A fairly high standard when it comes to the behaviour of professional athletes is something my regular readers will recognise. I feel that they have a social responsibility as role models.
I see crimes such as match fixing and doping as just that, crimes against the sport, stains that need to be expunged by strict enforcement of penalties. So, I think it fair to say that I am not soft on these things. But, I think that we can just as easily err in the other direction, and be too draconian in the way we follow up what punishments are applied to those who break sport's laws.
Lately, we have seen news of a number of players coming back after bans or suspension, such as Mohammed Amir back cranking up the pace again for Pakistan's national cricket team. He, like many others, has been greeted with a mixed welcome back, and people expressing reservations about his return—some of his own teammates initially refusing to play with him, and fans booing him.
Over the past decade or so we have seen sporting authorities moving away from treating sporting offenses as matters to be dealt with "in house". Instead, we have seen them treated as criminal matters—as an example, match fixing is prosecuted under civil law in India, not just as something to be penalised by the BCCI. This has meant that it is not only cricketers who fix matches that are punished, but the racketeers who profit off them can be swept up as well.
But, if like myself, you believe that when someone convicted of a crime has served their sentence they should not have it hanging around their neck for the rest of their life, the question becomes; why should we treat athletes any differently? Someone like Amir should have been banned—you can argue whether it should have been longer or shorter, but that's a discussion for another day. But, now that he has served his sentence, why shouldn't he be allowed to play again?
If we say that someone cannot go back to a law-abiding trade after they have served their sentence then we say that we do not value the concept of rehabilitation. If a criminal record stops someone from ever getting a job, how can we be surprised when they return to crime? This is no less true for sportspeople than for any other criminal.
Circumstances and Forgiveness
Of course, the law is not perfect. Sometimes people get away with things that the shouldn't, and sometimes people are hit with far harsher penalties than they deserve. I think that we need to take into account the circumstances of an offense when we decide how we feel about a sportsperson's return.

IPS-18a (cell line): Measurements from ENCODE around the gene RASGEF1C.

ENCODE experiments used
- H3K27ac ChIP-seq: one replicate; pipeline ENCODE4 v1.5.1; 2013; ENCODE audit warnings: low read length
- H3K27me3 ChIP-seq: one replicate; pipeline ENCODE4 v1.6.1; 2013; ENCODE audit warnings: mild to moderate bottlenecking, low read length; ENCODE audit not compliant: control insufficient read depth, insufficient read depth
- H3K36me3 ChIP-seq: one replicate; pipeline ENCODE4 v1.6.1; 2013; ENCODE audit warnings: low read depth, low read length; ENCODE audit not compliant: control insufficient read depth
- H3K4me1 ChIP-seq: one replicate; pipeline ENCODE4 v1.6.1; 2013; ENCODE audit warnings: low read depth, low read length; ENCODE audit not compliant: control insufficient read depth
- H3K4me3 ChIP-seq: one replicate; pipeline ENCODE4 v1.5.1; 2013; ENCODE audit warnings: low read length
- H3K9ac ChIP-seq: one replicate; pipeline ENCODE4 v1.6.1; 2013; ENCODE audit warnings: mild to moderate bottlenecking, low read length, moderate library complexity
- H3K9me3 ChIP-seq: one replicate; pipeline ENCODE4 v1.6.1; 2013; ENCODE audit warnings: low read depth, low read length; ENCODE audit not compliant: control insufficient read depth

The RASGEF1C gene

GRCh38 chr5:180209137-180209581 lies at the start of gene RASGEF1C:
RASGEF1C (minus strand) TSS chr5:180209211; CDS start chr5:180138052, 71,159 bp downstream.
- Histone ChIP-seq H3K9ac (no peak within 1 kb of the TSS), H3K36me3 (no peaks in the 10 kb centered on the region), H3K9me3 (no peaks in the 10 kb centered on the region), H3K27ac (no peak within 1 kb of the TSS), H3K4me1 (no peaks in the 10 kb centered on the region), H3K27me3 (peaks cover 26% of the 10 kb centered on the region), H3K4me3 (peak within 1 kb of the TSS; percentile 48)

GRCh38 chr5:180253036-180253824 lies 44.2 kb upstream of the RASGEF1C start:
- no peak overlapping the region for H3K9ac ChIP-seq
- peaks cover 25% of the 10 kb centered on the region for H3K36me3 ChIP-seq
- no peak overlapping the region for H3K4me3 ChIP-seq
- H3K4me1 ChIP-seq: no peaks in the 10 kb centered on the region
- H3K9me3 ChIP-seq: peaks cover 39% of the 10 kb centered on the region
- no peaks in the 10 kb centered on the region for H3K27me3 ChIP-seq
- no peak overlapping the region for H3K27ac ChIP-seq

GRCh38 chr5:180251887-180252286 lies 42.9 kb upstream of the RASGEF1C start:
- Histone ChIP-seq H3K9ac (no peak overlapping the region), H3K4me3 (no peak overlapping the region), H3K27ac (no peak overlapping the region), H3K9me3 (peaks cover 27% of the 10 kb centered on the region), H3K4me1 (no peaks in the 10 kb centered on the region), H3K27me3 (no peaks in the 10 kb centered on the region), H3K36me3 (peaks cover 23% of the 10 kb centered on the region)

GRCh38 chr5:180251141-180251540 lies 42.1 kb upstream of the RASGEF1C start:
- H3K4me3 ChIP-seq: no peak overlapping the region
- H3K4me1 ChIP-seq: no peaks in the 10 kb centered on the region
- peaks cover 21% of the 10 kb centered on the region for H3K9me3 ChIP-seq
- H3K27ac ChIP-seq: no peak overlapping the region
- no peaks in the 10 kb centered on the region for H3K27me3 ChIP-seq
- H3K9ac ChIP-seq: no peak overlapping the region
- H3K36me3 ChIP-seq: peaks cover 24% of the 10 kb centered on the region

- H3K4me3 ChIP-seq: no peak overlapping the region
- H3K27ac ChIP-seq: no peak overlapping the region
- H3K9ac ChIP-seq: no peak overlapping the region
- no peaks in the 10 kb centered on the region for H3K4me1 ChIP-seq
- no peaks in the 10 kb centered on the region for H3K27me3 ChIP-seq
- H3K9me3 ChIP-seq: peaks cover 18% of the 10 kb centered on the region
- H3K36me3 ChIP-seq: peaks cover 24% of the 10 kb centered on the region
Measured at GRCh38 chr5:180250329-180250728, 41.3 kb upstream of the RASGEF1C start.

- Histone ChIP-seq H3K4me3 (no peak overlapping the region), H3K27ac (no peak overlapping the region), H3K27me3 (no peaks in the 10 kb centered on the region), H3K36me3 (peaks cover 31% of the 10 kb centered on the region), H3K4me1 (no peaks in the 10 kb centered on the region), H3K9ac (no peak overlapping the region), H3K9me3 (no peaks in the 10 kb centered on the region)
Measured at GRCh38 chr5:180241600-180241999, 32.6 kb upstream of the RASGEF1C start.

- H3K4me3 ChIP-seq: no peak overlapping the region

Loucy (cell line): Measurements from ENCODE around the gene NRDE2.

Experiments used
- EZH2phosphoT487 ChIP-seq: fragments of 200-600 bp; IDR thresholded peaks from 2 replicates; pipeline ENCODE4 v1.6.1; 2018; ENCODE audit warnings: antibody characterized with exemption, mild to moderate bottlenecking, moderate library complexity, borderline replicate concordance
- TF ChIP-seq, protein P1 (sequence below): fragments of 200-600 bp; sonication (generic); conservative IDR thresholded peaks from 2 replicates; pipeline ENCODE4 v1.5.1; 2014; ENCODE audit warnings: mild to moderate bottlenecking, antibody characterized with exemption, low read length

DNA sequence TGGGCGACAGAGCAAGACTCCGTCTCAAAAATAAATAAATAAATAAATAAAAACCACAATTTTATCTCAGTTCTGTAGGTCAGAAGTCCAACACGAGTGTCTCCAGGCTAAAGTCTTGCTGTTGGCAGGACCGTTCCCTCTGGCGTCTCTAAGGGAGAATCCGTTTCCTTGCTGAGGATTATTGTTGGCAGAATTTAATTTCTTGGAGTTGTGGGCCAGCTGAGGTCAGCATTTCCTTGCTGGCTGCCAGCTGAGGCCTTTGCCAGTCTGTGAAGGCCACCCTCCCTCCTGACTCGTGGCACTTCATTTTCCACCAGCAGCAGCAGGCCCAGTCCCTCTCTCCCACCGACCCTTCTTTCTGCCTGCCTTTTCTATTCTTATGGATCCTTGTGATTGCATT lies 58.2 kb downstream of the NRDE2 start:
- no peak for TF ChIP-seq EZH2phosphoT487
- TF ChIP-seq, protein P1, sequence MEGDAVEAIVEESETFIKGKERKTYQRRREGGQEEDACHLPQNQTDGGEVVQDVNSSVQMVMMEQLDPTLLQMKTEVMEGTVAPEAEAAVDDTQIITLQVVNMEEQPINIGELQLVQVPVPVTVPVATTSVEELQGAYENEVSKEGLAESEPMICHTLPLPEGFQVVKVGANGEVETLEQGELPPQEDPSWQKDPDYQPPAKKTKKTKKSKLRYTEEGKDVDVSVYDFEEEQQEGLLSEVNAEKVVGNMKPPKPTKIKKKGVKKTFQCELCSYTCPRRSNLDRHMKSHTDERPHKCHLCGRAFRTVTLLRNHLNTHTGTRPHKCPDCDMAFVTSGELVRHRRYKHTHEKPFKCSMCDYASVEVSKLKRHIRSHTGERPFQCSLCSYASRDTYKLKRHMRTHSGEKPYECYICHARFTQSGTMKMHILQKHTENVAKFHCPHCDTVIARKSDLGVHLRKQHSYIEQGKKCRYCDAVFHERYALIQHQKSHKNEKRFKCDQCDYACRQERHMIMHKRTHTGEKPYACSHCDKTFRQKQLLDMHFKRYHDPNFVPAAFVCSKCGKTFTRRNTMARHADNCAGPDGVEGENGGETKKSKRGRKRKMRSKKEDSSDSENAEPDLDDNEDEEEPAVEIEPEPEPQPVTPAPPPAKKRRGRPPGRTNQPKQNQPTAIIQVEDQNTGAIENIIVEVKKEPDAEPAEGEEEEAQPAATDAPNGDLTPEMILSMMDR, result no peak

It doesn't make what he did okay—far from it, as so many young people were looking up to him—but I have far more sympathy for someone like Amir, a teenager from a poor family in an isolated village who must have found it easy to be seduced by the glittering promises of match fixing, than I do for his co-offender, Salman Butt, a well educated senior player.
I can understand why cycling fans may never forgive Lance Armstrong, someone who, over an extended period of time, systemically violated the laws and spirit of the sport that gave him so much. But, I feel sorry for the Essendon players who, through ignorance or being misled by people they should have been able to trust, broke football's anti-doping code.
All of these are crimes, and have to be punished, but—to me, at least—some are more forgivable than others.
Everyone loves a Redemption Story
The other factor that I think should be taken into account when an athlete returns, is repentance. With some, you feel like the only thing they are sorry for is that they got caught. But some seem to be genuinely remorseful and trying to make amends.
Chris Lewis, the English cricketer who was once given the wonderful nickname "the Prat without a Hat" after getting sun stroke (but was also an immensely talented player), was arrested for smuggling cocaine and served prison time. He is now back and involved with cricket, speaking to youth about the dangers of drugs.
Amir, too, seems truly sorry for his crimes and looks to be seeking to move on and be a better person. Shouldn't he be given the chance?
The Golden Rule
Sometimes we forget that professional athletes are people just like ourselves, who do stupid things and make mistakes. We need to extend to them the same forgiveness and compassion that we want extended to ourselves.
If I made a bad choice I wouldn't want it to haunt me for the rest of my life and stop me ever making something of myself. I would want a chance to redeem myself and make up for what I had done.
So, when it comes to someone like Amir, now that he has served his time, I am glad to see him back and I wish him all the best in turning his life around.
That way, everybody wins.
David Goodwin is a freelance writer based in Melbourne. He is a cricket tragic, having run a cricket club and a cricket association, and attempts to hit sixes and bowl legspin as often as possible
David Goodwin's archive of articles may be viewed at http://www.pressserviceinternational.org/david-goodwin.html